Throughout her career, Walsh rode for some of the top trainers in Ireland and the UK, and she is known for her skill in riding over hurdles and fences. She rode numerous winners, including three at the Cheltenham Festival, and was widely regarded as one of the top jockeys of her generation.

One of Walsh’s most notable achievements came in 2012, when she finished third in the race aboard Seabass, a horse trained by her father. Up to that point, it was the best finishing position by any female rider in the history of the race.

She also won the Irish Grand National 2015 on board Thunder And Roses for trainer Sandra Hughes and owner Gigginstown house Stud.

Walsh retired from racing in 2018, having won over 600 races during her career. Since retiring, she has worked as a racing pundit and commentator, and has become a vocal advocate for women in the sport.

Nina Carberry (Retired Jockey)

Nina Carberry was one of the the most experienced of all the Grand National female riders, having finished the course on four of her five starts, her best result being placed seventh on Character Building in 2010.

Nina and Paul Carberry became the first brother and sister to ride in the same National in 2012 and Katie and Ruby Walsh achieved the same feat in 2013.

She began her riding career in point-to-point races and made her professional debut in 2001 riding numerous winners throughout her career.

One of Carberry’s most notable achievements came in 2011, when she became the first female jockey to win the Irish Grand National, riding Organisedconfusion to victory. She also enjoyed success at the Cheltenham Festival, riding two winners in the amateur races.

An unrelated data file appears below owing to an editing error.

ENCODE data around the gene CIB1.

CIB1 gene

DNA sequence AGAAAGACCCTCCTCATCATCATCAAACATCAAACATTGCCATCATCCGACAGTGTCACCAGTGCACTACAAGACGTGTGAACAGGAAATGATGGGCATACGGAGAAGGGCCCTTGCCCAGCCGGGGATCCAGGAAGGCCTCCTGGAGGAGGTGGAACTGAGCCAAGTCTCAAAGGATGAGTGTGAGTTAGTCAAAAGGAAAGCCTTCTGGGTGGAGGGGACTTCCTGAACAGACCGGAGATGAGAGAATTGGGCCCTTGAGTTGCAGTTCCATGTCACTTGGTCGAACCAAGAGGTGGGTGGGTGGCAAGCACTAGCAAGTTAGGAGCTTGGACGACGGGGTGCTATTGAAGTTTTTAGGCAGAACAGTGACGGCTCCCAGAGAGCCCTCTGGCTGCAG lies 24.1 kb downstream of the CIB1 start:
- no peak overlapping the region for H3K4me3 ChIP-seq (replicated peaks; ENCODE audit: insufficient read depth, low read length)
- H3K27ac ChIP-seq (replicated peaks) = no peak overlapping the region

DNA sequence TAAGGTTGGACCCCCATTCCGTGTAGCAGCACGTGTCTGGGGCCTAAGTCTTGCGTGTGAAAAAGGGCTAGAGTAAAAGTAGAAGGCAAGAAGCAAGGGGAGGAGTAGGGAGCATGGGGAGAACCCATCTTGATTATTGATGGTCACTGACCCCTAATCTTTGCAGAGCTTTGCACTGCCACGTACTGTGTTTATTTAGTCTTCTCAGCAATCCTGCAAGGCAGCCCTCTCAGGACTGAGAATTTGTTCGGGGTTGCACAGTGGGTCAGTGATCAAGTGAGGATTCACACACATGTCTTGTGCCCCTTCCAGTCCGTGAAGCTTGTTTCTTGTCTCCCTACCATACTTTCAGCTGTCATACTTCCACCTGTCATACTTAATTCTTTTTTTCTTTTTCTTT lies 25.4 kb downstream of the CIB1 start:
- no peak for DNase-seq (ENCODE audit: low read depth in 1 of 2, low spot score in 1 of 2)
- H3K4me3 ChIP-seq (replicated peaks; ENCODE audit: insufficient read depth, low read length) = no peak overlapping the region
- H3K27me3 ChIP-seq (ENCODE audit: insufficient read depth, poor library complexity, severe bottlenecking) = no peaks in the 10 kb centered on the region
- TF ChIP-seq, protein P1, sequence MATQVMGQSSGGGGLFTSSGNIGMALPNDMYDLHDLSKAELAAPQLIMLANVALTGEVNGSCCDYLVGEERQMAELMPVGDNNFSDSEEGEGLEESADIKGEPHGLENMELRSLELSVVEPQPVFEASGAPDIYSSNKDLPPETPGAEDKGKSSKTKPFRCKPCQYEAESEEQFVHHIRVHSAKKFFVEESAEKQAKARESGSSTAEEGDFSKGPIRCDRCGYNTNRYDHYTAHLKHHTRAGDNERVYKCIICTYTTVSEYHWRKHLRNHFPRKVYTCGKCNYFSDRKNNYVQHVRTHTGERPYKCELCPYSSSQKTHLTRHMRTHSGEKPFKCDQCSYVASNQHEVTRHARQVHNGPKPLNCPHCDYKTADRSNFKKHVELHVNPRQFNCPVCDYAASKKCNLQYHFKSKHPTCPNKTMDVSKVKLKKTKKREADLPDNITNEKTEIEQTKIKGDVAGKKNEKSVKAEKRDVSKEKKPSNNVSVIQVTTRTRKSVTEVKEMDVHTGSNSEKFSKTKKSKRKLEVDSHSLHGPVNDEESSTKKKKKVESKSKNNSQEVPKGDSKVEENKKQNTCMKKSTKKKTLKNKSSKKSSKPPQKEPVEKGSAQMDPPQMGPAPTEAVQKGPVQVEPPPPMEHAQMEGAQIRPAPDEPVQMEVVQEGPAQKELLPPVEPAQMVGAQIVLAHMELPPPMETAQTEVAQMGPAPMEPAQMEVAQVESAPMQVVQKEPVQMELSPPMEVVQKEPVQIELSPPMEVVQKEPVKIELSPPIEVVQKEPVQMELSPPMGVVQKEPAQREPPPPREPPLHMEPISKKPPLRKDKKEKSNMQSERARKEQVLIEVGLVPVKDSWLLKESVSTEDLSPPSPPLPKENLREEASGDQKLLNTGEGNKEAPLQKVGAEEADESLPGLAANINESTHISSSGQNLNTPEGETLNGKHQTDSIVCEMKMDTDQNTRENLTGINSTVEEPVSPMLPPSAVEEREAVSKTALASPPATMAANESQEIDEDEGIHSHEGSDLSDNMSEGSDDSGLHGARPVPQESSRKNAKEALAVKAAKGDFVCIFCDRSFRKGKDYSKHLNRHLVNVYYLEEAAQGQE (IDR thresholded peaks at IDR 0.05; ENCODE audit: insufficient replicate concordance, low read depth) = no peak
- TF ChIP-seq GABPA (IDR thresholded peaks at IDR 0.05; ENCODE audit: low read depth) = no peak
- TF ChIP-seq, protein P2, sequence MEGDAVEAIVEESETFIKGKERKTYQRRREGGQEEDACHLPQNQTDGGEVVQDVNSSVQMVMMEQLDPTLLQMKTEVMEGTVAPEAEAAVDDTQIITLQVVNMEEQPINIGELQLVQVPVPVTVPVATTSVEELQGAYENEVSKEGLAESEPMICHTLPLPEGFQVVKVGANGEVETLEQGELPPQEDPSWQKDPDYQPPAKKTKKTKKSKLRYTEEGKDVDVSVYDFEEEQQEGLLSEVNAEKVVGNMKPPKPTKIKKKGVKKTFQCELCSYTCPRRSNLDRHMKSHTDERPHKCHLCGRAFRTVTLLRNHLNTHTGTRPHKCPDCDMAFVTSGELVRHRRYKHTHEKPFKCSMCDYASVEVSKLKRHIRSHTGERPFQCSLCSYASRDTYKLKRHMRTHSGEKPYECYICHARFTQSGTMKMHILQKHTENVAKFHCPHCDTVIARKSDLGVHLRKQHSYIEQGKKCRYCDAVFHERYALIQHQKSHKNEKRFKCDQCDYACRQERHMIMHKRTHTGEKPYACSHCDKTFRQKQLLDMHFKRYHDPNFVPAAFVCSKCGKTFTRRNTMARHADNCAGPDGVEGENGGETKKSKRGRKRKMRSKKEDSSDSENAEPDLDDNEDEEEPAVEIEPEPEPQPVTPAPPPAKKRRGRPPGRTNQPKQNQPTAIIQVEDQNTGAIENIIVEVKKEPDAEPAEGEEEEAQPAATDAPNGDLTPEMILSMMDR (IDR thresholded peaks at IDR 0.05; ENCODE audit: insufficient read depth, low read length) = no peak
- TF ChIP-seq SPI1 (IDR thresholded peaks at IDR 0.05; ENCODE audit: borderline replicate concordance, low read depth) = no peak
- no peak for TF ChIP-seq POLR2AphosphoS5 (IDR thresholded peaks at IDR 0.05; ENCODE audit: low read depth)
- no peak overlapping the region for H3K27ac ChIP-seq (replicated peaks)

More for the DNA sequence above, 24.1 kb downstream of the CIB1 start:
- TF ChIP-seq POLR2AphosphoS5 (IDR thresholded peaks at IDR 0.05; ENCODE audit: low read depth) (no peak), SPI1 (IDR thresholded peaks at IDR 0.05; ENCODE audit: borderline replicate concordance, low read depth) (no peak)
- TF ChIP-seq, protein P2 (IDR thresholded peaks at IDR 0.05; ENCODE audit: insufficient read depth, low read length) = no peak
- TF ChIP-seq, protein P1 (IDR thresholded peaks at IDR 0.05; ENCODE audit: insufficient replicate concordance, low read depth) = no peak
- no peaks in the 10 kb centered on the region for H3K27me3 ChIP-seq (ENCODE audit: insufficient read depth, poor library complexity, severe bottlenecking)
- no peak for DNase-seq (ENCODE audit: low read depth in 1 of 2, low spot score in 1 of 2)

She retired from racing in 2018, having won over 400 races during her career. Since retiring, she has worked as a racing pundit and commentator, and has become an advocate for women in the sport.

Charlotte Brew (Retired Jockey)

In 1977, at the age of 21, Charlotte Brew became a history maker as the first woman to ride in the Grand National.

Brew rode her own 12-year-old chestnut called Barony Fort (200/1), surviving the first circuit before falling at the fourth last, when tailed off.

Geraldine Rees (Retired Jockey)

Geraldine Rees became the first woman to complete the course in 1982 when riding a horse called Cheers. The pairing managed to finish the race in eighth and last place.

Rosemary Henderson (Retired Jockey)

Rosemary Henderson, who was dubbed “the galloping granny”, finished fifth at the age of 51 on her own horse, Fiddlers Pike (100/1) in 1994.

She subsequently wrote a book, ‘”Road To The National”, about her famous exploits.

Conclusion

Despite such little representation in the Grand National over the years, female trainers and jockeys continue to break down barriers and make history in the famous event.

Will another woman win again in 2023? We will have to wait and see!